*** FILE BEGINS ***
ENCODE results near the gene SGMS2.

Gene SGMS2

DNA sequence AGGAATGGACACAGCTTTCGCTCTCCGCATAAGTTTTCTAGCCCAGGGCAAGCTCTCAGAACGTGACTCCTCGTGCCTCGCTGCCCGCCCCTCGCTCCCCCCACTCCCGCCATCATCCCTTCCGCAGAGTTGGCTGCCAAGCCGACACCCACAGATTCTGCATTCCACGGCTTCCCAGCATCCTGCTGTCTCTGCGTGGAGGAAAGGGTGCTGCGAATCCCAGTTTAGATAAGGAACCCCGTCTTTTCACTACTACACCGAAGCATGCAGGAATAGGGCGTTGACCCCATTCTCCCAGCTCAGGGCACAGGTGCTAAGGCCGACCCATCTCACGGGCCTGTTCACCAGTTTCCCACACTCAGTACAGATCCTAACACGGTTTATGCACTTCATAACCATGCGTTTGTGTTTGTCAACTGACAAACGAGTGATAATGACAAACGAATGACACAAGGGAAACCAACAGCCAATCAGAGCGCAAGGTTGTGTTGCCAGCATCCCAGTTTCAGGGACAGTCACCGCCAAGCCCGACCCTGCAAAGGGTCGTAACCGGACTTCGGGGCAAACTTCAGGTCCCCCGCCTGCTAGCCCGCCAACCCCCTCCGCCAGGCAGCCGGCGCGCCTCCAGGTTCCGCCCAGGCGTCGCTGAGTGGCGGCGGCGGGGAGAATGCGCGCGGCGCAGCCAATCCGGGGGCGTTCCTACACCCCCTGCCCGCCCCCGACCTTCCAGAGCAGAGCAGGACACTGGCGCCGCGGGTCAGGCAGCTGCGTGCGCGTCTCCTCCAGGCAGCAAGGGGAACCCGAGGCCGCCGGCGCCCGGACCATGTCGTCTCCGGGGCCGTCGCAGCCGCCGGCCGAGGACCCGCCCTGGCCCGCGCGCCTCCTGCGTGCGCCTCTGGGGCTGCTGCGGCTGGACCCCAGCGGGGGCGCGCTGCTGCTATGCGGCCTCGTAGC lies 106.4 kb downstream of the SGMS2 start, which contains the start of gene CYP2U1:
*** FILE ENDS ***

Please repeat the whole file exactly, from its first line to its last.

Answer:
ENCODE results near the gene SGMS2.

Gene SGMS2

DNA sequence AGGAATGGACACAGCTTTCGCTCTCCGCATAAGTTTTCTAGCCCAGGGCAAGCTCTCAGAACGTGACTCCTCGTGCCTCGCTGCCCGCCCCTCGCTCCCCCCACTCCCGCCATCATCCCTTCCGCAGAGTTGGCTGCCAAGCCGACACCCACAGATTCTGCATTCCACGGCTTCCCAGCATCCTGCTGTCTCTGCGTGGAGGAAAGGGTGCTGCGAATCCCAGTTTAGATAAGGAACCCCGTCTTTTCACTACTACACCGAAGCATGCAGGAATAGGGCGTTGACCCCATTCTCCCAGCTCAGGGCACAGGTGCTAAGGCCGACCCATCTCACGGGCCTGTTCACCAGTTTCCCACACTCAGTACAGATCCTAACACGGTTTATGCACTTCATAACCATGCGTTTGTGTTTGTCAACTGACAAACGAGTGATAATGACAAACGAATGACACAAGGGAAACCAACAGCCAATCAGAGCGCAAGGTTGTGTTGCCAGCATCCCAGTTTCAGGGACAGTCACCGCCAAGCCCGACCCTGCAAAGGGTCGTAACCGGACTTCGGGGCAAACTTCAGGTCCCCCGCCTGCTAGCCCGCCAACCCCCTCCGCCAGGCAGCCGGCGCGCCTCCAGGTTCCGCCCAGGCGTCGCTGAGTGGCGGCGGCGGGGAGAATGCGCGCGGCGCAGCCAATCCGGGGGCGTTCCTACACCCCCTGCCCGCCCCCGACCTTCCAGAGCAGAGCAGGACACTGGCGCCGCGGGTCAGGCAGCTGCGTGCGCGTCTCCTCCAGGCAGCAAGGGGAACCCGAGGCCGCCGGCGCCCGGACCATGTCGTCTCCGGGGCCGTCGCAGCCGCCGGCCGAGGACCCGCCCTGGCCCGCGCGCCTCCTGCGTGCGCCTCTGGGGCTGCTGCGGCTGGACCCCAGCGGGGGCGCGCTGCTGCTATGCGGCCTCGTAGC lies 106.4 kb downstream of the SGMS2 start, which contains the start of gene CYP2U1: